NBC News reporter Kate Snow issued a lengthy and faulty explanation on Oct. 27 for why her team withheld information which would clear Justice Brett Kavanaugh of allegations of misconduct before the Senate voted to confirm him to the Supreme Court.
NBC News revealed on Oct. 25 that it withheld since Sept. 30 an interview with a witness who denied the allegations against Kavanaugh made by Julie Swetnick. The witness also told the network that she never saw the judge behave inappropriately.
The day after receiving the exculpatory evidence, NBC aired a primetime interview with Swetnick. The network did not disclose during and after the interview that it had a witness statement denying Swetnick’s claims and vouching for Kavanaugh’s character. Exacerbating the omission, the witness was produced by Swetnick’s attorney, Michael Avenatti.
Swetnick submitted her allegations against Kavanaugh in a sworn statement to the Senate Judiciary Committee on Sept. 26, amid a national spectacle surrounding Kavanaugh’s confirmation.
On Sept. 30, in order to vet Swetnick’s story, NBC interviewed an unnamed woman put forth by Avenatti. The woman denied Swetnick’s allegations. On Oct. 2, Avenatti submitted an anonymous declaration to the committee and told NBC that it was written by the same woman the network interviewed on Sept. 30. However, the declaration was a corroboration of Swetnick’s claims.
On Oct. 3, NBC independently interviewed the unnamed woman again. The woman told the network that she only skimmed the statement Avenatti submitted. On Oct. 4, the woman contacted NBC to deny the claims in Avenatti’s statement. On Oct. 5, the woman wrote to NBC: “I will definitely talk to you again and no longer Avenatti. I do not like that he twisted my words.”
In total, NBC received denials of Swetnick’s claims on at least three occasions before the Senate voted on Kavanaugh, but chose to withhold them. In the meantime, both before and after the confirmation, NBC continued to report on Swetnick’s allegations without mentioning that it was aware of information contradicting the claims.
Avenatti complicated matters for NBC by challenging the denials of his witness. At one point Avenatti claimed, contradicting his earlier statement, that the woman interviewed was not the same as the one who signed the statement. NBC perceived Avenatti’s actions as “an apparent effort to thwart the reporting process.”
Avenatti’s contradiction undermined his credibility, but MSNBC still broadcast an interview weeks later with the lawyer criticizing President Donald Trump.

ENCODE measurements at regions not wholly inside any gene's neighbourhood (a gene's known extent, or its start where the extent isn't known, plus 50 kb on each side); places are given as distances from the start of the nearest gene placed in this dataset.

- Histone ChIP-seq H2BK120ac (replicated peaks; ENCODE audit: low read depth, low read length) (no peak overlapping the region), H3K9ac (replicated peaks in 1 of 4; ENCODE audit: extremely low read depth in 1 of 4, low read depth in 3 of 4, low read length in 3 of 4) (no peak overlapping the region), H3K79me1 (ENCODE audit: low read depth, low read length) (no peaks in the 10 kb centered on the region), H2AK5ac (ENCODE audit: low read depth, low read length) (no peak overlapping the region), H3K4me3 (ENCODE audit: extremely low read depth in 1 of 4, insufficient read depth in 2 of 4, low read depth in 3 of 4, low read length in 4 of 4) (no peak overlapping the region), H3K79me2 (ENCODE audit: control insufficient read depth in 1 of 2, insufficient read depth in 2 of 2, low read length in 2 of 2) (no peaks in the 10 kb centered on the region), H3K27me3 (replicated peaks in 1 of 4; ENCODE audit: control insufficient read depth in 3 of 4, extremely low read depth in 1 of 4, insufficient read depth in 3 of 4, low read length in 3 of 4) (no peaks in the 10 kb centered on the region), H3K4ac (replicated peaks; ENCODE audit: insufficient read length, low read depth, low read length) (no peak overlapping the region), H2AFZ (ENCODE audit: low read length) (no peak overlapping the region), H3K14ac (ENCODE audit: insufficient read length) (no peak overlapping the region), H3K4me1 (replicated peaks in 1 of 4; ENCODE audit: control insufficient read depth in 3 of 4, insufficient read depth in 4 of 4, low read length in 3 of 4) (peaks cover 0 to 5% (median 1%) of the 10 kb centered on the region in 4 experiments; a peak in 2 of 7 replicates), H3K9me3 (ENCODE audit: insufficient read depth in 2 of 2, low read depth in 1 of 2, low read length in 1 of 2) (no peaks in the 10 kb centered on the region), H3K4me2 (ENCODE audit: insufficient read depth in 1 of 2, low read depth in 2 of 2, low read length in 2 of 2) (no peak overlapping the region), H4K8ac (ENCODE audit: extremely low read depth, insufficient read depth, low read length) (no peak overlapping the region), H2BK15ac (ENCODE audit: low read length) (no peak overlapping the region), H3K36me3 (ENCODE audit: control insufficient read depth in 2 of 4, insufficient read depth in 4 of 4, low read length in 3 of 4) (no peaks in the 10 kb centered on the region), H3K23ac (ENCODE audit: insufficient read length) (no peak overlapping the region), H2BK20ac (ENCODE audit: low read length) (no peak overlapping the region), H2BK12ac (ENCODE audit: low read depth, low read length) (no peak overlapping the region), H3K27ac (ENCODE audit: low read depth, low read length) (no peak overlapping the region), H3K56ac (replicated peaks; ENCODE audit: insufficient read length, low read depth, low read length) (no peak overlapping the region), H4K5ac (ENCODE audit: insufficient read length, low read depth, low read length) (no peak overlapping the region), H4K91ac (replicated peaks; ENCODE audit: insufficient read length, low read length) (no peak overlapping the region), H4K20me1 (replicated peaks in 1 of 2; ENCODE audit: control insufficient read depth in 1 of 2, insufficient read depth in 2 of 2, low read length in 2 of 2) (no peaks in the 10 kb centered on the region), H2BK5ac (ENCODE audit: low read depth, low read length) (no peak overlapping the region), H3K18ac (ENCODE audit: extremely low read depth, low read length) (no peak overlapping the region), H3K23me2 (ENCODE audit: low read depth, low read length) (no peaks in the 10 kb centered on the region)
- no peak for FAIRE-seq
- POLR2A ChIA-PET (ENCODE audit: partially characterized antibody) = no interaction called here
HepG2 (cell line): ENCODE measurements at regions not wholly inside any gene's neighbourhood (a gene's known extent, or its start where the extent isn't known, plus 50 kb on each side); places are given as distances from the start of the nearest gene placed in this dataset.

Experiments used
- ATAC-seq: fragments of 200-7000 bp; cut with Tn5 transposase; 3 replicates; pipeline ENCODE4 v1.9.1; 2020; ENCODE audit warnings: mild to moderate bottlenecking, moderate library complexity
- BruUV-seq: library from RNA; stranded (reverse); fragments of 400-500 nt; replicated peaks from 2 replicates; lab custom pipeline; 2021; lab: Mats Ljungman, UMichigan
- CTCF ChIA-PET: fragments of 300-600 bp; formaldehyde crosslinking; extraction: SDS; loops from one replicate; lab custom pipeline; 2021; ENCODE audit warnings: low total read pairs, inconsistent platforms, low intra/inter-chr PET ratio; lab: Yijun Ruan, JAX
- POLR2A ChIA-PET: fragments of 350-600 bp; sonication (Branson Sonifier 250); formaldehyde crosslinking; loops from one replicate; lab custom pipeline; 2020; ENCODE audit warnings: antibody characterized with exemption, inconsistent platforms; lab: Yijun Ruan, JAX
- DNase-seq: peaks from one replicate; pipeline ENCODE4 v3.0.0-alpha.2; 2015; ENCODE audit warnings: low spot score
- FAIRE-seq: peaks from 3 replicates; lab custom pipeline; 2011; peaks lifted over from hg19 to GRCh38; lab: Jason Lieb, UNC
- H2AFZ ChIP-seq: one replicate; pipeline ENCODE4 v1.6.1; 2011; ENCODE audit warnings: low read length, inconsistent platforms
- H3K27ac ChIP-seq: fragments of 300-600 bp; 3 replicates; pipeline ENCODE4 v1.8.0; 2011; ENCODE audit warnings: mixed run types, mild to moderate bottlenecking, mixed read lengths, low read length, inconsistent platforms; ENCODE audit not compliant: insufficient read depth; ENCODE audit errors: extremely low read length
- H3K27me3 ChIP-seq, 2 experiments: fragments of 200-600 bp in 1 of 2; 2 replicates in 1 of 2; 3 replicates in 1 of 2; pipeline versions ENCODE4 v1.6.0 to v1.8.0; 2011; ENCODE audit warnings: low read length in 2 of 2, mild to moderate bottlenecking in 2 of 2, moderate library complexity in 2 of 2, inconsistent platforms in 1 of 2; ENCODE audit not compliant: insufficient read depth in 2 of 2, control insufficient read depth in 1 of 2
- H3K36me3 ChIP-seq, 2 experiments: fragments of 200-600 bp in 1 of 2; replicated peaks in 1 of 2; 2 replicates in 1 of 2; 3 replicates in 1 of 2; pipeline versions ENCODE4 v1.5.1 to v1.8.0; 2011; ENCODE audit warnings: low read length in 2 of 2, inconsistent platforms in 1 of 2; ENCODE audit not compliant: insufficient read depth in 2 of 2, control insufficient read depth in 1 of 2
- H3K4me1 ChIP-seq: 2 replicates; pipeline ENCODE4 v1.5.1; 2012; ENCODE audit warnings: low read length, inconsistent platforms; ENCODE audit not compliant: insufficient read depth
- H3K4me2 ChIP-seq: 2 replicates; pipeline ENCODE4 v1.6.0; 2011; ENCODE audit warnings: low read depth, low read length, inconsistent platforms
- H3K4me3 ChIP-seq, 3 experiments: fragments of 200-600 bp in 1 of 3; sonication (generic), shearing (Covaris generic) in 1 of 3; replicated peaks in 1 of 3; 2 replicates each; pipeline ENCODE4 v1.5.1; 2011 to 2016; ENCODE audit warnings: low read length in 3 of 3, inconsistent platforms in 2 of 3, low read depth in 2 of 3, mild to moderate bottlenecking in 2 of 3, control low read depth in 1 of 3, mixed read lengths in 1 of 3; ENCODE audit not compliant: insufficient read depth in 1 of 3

In a series of messages on Twitter, Snow provided a faulty explanation on Oct. 27 for withholding the exculpatory story.
“By the time we were able to find the woman independently from Mr. Avenatti, who declined to give us her full legal name and phone number, and fully report and vet her story, the Kavanaugh confirmation process was over and the news value was limited,” Snow wrote on Twitter.
Contrary to Snow’s claim, the Kavanaugh confirmation process was not over when NBC News interviewed the female witness independently. Snow’s article states the woman was interviewed for a second time on Oct. 3, three days before the Senate voted on Kavanaugh on Oct. 6.
To say that “the news value was limited” is also misleading, considering that Kavanaugh’s confirmation dominated news coverage at the time, including that of NBC News.
To claim that the female witness’s story was held back because NBC could not “fully report and vet her story” exposes a double standard. NBC aired a primetime interview with Swetnick while admitting that it could not verify her allegations. Yet the network used the lack of verification as the reason to hold back a story that would clear Kavanaugh.
Adding further doubt to the vetting explanation, NBC had no issues with reporting an allegation against Kavanaugh made in an anonymous letter to the judiciary committee detailing an incident involving an anonymous person and an anonymous friend. The committee dismissed the letter because there was no way to verify it. NBC reported on it, without verification, on the day that the committee released a transcript of an interview with Kavanaugh where the judge denied the allegation.
“To be clear—we did NOT have enough reporting to publish the second woman’s account until after Justice Kavanaugh secured enough votes for confirmation,” Snow wrote, again exposing a double standard for verification.
NBC published its Oct. 25 report shortly after Senate Judiciary Committee Chairman Chuck Grassley referred Avenatti and Swetnick for criminal investigation for false statements made to the committee.
“When Senator Grassley cited my interview with Swetnick this week when making a criminal referral, the second woman’s story became newsworthy again, so we published right away,” Snow wrote.
In the referral, Grassley cited Swetnick’s Oct. 1 interview with NBC to show that Swetnick contradicted the allegations she made in her sworn statement. The referral also details extensive credibility issues with both Swetnick and Avenatti that the committee unearthed during the course of its investigation.
“When a well-meaning citizen comes forward with information relevant to the committee’s work, I take it seriously,” Grassley said in a statement accompanying the referral. “But in the heat of partisan moments, some do try to knowingly mislead the committee.”
After NBC revealed on Oct. 25 the information it had withheld, Grassley issued a second criminal referral for Avenatti based on the evidence in the NBC report.
The fact that the NBC report resulted in a criminal referral from a sitting Senator to the director of the FBI and the attorney general further undermines Snow’s claim that the article’s “news value was limited.”